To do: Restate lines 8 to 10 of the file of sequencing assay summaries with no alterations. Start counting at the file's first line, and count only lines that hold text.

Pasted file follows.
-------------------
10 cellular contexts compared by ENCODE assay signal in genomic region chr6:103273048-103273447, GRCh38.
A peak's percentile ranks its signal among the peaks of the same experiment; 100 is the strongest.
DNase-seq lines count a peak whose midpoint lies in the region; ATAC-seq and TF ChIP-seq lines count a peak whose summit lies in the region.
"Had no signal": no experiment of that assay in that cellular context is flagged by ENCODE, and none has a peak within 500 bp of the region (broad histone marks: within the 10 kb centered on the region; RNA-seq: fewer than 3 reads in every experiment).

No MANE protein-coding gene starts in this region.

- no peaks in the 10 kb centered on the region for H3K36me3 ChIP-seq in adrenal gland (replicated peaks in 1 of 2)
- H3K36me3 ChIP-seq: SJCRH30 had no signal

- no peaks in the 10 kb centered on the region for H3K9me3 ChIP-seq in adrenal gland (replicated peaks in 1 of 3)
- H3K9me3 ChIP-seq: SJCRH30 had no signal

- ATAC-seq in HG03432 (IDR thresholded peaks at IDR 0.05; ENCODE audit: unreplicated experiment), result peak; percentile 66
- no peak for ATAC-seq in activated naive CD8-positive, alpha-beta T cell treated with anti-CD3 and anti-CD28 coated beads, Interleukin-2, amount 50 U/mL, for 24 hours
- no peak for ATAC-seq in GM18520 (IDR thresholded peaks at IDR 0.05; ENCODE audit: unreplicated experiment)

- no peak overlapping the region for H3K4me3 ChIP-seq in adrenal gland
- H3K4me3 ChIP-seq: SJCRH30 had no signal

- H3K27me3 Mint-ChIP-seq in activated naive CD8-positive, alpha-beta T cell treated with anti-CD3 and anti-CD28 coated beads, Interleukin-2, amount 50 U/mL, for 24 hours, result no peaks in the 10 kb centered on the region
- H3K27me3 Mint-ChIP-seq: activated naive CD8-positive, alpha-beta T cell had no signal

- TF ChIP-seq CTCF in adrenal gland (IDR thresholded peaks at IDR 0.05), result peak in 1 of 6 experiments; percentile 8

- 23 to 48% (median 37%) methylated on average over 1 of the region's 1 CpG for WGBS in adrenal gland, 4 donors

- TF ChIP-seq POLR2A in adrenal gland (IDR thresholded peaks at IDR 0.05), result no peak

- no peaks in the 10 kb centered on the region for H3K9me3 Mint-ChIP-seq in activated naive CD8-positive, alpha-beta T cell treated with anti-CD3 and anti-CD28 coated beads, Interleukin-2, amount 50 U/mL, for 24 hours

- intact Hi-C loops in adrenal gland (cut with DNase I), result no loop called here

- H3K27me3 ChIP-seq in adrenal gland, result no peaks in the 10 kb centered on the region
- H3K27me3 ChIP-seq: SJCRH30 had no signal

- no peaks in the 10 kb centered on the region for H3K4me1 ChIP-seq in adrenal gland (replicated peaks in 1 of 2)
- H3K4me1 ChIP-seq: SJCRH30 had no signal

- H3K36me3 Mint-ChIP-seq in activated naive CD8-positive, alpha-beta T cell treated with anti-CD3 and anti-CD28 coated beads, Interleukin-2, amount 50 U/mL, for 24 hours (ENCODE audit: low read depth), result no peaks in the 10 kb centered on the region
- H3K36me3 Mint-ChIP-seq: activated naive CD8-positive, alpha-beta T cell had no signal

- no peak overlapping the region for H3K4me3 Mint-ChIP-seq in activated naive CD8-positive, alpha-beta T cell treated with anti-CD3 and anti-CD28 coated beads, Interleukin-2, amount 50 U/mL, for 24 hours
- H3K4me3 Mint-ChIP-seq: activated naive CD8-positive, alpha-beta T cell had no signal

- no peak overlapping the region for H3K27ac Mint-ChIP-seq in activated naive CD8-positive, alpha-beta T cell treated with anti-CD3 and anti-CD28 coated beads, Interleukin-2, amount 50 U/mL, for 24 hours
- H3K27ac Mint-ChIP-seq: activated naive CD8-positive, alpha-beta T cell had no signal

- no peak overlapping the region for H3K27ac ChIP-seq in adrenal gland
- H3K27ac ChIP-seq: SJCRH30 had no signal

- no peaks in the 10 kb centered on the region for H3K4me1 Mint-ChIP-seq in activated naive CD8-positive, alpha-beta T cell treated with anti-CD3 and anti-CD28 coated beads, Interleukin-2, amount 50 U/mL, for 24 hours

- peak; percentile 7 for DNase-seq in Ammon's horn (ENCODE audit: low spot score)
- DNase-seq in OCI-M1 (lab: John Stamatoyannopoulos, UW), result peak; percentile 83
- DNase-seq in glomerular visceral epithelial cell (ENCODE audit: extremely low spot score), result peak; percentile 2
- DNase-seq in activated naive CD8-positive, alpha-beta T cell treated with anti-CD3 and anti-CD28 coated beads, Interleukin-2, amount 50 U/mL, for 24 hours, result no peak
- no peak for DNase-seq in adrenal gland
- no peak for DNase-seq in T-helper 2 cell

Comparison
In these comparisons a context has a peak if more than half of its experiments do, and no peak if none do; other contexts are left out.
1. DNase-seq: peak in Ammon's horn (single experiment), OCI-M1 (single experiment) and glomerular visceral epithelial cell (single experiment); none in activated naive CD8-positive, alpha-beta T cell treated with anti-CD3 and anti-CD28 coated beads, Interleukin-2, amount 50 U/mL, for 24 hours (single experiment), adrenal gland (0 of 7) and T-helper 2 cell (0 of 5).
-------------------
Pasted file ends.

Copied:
- no peaks in the 10 kb centered on the region for H3K9me3 ChIP-seq in adrenal gland (replicated peaks in 1 of 3)
- H3K9me3 ChIP-seq: SJCRH30 had no signal

- ATAC-seq in HG03432 (IDR thresholded peaks at IDR 0.05; ENCODE audit: unreplicated experiment), result peak; percentile 66